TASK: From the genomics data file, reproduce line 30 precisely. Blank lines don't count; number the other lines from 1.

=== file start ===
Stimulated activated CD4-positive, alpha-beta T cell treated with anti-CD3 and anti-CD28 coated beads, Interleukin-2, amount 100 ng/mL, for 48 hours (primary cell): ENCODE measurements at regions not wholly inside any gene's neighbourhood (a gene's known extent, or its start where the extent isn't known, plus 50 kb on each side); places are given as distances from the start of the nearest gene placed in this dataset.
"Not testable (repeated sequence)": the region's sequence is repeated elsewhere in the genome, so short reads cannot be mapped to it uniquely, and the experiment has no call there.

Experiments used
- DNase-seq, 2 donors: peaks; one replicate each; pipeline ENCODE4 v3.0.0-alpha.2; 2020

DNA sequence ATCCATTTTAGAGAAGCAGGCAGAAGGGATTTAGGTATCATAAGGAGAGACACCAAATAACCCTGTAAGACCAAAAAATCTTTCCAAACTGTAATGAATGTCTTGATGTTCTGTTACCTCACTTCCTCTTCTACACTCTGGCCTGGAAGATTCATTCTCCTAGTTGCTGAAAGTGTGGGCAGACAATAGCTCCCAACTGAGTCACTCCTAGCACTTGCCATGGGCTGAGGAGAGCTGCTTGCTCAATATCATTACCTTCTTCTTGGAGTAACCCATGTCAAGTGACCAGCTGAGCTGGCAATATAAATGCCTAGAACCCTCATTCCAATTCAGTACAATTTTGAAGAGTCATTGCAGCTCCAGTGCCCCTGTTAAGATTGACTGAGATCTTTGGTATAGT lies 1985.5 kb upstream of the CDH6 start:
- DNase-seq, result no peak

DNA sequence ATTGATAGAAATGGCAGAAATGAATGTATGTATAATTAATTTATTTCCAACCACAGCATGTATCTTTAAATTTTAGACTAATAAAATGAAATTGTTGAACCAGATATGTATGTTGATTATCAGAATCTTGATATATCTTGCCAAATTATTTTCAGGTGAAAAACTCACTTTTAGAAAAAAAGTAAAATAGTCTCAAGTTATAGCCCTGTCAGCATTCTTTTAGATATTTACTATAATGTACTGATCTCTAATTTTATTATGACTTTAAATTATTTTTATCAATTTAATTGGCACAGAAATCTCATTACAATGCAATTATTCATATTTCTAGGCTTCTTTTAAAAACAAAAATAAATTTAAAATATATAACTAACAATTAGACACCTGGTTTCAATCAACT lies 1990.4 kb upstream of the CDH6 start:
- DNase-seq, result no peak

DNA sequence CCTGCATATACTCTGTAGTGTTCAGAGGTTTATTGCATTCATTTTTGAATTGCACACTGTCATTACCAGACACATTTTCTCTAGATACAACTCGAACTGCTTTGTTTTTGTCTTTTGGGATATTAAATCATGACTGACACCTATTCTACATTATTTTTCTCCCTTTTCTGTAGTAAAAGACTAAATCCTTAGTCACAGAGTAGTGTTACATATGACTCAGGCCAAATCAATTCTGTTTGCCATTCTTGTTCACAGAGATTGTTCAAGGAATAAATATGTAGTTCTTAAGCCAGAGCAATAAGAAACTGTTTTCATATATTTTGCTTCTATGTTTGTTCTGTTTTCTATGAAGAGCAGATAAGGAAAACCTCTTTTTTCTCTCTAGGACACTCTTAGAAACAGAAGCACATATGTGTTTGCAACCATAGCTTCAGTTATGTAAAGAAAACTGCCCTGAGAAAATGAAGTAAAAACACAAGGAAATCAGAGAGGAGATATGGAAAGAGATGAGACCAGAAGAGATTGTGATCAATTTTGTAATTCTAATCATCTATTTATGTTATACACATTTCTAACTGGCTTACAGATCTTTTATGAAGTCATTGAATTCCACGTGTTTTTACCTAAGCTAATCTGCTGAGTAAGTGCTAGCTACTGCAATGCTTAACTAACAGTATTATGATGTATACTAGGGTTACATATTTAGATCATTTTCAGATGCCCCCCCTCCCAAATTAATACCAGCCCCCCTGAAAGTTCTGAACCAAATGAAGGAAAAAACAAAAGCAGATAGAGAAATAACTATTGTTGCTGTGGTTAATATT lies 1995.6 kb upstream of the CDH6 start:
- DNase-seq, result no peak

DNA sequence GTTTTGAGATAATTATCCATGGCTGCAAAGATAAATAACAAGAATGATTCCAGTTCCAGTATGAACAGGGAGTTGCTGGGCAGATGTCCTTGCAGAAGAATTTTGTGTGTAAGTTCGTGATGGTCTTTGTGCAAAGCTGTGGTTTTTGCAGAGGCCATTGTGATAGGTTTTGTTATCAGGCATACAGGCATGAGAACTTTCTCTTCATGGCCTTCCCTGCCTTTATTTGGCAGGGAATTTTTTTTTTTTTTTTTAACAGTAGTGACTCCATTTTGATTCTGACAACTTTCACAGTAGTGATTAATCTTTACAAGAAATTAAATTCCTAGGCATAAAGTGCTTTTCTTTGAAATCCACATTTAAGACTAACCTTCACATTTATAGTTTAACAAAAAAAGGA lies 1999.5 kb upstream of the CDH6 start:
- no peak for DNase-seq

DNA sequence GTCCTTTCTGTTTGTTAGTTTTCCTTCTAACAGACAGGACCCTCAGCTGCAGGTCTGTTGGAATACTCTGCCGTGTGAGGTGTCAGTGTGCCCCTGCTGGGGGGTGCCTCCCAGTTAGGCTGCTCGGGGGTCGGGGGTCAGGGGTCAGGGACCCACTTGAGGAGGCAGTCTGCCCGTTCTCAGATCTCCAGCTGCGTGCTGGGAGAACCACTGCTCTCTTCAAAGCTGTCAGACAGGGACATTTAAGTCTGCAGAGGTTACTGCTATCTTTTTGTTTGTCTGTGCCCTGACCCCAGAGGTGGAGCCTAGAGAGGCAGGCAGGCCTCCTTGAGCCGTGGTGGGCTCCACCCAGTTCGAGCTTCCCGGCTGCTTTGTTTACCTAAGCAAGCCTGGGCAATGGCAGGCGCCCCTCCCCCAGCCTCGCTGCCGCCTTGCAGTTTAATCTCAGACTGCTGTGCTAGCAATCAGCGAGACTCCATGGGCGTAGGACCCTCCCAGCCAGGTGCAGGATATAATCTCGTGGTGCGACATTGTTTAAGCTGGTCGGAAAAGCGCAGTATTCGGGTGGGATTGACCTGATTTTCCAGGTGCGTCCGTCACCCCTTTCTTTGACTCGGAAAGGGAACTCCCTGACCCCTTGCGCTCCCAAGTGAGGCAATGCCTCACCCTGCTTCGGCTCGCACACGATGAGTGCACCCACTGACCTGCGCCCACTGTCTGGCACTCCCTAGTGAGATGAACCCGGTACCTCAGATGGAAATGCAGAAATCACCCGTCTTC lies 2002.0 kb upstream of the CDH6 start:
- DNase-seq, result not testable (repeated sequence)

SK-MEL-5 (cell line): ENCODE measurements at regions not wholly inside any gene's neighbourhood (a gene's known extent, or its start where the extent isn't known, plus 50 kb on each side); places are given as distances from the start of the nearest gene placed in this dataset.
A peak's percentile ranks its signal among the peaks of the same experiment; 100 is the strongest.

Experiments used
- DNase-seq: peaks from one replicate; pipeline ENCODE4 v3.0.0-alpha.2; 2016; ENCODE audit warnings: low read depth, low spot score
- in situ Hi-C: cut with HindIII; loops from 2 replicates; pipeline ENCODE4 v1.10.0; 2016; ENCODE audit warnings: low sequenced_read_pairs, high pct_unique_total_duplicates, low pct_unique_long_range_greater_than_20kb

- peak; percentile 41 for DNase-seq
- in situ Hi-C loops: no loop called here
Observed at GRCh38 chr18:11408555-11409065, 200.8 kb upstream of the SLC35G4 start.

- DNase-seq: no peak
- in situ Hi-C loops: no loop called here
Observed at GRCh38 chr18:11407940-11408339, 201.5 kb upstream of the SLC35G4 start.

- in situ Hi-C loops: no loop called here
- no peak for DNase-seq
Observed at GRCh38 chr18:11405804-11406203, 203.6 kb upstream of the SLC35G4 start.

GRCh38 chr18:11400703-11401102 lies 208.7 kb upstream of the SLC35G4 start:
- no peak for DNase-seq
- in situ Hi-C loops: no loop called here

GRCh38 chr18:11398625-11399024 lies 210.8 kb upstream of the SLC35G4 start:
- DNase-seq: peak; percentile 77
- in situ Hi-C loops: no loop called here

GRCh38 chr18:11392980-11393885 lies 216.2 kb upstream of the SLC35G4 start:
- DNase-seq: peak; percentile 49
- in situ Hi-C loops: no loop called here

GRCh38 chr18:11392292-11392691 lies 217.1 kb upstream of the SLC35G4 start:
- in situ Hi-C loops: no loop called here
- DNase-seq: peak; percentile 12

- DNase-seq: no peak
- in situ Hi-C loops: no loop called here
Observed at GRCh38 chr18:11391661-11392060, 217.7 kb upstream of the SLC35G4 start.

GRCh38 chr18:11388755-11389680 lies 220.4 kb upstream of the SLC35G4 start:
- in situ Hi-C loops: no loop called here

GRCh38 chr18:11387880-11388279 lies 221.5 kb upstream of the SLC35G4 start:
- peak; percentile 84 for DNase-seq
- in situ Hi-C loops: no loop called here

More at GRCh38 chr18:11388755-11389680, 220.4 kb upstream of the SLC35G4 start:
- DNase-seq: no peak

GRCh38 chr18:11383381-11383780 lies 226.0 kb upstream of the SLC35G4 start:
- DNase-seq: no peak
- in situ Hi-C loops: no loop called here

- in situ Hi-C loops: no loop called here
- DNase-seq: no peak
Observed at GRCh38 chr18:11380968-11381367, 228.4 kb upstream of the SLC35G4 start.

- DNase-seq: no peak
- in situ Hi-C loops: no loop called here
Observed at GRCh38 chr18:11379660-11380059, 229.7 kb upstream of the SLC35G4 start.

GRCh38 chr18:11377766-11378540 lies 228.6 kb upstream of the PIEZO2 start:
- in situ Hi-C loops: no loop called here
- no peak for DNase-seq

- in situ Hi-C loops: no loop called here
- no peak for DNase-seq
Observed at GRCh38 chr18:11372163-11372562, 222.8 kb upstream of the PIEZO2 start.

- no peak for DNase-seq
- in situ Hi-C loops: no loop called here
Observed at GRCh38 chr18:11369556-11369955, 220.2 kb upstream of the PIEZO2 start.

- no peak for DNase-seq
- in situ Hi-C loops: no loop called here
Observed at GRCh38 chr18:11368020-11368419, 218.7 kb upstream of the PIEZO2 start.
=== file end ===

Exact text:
- no peak for DNase-seq